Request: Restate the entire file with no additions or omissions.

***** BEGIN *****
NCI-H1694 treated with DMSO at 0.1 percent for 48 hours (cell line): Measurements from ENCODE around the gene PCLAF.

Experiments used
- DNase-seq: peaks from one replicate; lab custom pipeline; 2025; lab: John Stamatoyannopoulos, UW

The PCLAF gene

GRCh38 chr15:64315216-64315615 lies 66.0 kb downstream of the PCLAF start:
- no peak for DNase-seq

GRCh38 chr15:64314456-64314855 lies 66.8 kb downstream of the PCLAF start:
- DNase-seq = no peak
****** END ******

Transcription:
NCI-H1694 treated with DMSO at 0.1 percent for 48 hours (cell line): Measurements from ENCODE around the gene PCLAF.

Experiments used
- DNase-seq: peaks from one replicate; lab custom pipeline; 2025; lab: John Stamatoyannopoulos, UW

The PCLAF gene

GRCh38 chr15:64315216-64315615 lies 66.0 kb downstream of the PCLAF start:
- no peak for DNase-seq

GRCh38 chr15:64314456-64314855 lies 66.8 kb downstream of the PCLAF start:
- DNase-seq = no peak